Posted by Mary Caraccioli | Filed under Innovators
Larger than life personalities usually have many facets to them. They can be kind to a friend, formidable to a foe, gregarious in public, contemplative in private, intolerant of those who make excuses, empowering to those who make an art out of what others consider mundane, energized by success and unafraid of obstacles. This was Drexel President Constantine Papadakis.
Hearing of his passing Sunday was a sucker punch to the gut. I knew of his battle with cancer, and it struck me that his decision late last week to take of leave of absence was out of character. But somehow I thought Taki would cheat death. Of all the business, community and political leaders I have met in my career, Taki was a stand out. He wasn’t the most famous, or the most successful, but he was an honest-to-god leader in an age where the real deal is hard to find. Three leadership skills quickly come to mind when thinking of Taki.
1) He was fully engaged with whatever he did. I ran into him often, a year-end fashion show for design students, basketball games, alumni events, and business luncheons. He didn’t just show up, like a good politician or figurehead. He was there mind, body and spirit. He rooted for his teams, he commented on the designs, he loved to talk about business and the current struggles facing the economy and, of course, solutions to those problems. He participated and made you want to participate too.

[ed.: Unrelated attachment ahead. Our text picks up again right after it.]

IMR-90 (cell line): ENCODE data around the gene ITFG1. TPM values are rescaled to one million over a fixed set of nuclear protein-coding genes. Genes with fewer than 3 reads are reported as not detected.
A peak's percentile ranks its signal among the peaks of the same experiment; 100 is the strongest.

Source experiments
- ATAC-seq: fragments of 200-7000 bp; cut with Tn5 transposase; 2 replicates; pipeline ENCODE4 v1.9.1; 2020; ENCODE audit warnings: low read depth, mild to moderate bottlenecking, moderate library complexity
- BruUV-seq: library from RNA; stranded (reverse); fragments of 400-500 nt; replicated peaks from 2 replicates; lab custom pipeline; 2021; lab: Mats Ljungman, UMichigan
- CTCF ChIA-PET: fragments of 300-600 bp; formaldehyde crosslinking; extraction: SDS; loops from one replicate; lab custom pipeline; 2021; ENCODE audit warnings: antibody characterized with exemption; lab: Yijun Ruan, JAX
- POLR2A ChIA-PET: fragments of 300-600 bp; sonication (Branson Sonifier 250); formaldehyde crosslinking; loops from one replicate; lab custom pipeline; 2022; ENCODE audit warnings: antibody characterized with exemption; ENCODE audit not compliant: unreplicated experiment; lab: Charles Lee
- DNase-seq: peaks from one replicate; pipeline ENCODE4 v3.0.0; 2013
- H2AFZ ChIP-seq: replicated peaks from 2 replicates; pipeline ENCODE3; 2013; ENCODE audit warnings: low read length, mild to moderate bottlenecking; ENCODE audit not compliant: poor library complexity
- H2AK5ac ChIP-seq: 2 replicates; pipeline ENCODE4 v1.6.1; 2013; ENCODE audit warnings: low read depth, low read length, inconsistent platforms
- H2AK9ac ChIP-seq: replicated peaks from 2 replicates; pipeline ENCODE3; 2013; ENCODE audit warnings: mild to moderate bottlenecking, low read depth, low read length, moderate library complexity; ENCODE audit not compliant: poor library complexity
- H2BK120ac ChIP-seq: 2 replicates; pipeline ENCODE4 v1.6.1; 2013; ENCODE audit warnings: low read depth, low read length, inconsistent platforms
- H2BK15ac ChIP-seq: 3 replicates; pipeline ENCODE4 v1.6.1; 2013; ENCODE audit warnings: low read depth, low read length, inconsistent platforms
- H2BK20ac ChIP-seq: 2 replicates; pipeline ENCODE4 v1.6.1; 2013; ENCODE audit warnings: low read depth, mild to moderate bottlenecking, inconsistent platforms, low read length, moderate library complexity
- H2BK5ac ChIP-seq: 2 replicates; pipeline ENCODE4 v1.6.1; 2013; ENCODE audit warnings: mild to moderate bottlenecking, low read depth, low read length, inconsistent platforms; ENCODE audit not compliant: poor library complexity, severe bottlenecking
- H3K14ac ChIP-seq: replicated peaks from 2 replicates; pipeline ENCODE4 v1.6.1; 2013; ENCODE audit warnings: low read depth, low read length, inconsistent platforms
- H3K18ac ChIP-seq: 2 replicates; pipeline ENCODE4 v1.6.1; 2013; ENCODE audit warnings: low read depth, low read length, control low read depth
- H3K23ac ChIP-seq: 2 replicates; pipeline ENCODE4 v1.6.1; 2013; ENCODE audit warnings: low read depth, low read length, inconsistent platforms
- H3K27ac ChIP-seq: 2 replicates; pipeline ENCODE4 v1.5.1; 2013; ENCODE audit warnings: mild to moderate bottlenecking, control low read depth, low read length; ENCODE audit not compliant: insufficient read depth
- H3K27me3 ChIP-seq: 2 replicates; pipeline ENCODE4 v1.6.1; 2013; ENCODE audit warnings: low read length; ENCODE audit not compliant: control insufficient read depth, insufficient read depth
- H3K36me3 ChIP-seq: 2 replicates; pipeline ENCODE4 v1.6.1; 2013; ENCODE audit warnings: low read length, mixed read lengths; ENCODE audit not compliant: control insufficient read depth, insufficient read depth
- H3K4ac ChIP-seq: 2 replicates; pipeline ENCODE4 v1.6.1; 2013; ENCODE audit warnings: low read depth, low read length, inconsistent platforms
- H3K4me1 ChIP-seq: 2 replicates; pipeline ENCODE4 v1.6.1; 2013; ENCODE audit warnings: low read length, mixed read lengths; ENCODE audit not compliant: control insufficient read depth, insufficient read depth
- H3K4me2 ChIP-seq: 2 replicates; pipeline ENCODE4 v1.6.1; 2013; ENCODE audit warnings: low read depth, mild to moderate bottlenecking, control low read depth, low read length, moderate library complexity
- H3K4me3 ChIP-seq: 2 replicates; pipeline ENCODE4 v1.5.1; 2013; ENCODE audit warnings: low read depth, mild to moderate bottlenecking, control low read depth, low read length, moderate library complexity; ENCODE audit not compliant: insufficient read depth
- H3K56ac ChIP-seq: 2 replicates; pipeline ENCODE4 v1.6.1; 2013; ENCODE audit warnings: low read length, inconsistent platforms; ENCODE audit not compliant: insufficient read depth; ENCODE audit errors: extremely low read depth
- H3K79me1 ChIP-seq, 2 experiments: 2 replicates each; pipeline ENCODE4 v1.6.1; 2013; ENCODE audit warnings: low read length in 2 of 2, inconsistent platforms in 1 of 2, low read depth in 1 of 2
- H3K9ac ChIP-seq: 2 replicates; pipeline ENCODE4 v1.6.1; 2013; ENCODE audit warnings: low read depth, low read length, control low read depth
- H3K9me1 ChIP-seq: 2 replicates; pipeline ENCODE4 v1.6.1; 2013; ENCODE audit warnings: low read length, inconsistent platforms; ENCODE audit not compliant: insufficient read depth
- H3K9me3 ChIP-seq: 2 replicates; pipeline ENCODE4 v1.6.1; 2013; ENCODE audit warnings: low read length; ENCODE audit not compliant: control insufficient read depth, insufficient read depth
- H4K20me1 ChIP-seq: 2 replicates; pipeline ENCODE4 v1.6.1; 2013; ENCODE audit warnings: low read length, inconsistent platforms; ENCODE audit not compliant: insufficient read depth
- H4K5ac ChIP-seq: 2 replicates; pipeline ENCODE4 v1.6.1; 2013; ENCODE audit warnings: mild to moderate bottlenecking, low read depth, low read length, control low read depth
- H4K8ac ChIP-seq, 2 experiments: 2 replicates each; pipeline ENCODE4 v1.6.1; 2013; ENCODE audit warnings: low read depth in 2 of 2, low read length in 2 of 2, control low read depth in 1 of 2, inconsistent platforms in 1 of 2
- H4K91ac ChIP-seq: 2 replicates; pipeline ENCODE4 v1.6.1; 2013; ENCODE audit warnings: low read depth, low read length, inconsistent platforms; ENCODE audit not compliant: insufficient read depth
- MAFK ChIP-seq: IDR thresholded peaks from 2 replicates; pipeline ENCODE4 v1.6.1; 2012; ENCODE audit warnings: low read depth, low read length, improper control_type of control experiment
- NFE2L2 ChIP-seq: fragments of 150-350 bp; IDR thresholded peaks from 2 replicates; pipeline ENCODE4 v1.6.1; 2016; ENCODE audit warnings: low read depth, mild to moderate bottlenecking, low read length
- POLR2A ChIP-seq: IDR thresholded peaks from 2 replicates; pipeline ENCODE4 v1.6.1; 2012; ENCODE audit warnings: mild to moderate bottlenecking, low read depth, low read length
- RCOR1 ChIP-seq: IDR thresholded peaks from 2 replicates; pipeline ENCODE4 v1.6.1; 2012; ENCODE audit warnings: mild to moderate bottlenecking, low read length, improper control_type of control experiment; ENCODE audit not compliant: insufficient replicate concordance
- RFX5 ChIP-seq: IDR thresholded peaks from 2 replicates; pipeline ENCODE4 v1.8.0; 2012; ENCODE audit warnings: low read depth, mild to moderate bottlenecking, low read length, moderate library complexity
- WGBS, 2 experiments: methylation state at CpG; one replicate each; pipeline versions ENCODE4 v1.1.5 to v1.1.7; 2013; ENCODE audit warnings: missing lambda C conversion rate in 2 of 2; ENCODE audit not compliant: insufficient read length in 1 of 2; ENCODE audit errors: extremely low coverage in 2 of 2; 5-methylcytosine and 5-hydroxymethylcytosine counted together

2) He set lofty goals that he knew could be obtained. In academia you can find a naysayer around every corner. This never stopped Taki. He added a law school, a medical school and new majors at Drexel. He turned a good, and somewhat frumpy engineering school into a nationally recognized university. Today students can end up in a Hollywood studio not just as an engineer, but as the filmmaker, or even the head of finance. There is an academic diversity to Drexel now that didn’t exist a dozen years ago.
3) He didn’t go it alone. Dr. Papadakis believed in having the right people in key positions to make those goals happen. From his trustees, to the deans, to the facilities crew, people mattered. I emceed his last President’s Award Ceremony last October. Bob, the facilities honoree, brought the house down. He was the king of the receiving dock. Taki loved to celebrate people, like Bob, who did their job well and did it with passion. He knew that staff, on all levels, mattered. Every honoree walked a little taller after shaking hands with the President that night. He knew how to motivate the team. That was part of the magic that turned those lofty goals into reality.
It is hard to think of Drexel without Taki, but after watching him turn a once dowdy orange brick university, into a cool urban campus complete with an I.M. Pei showpiece, I know heaven is about to get a facelift. –Mary Caraccioli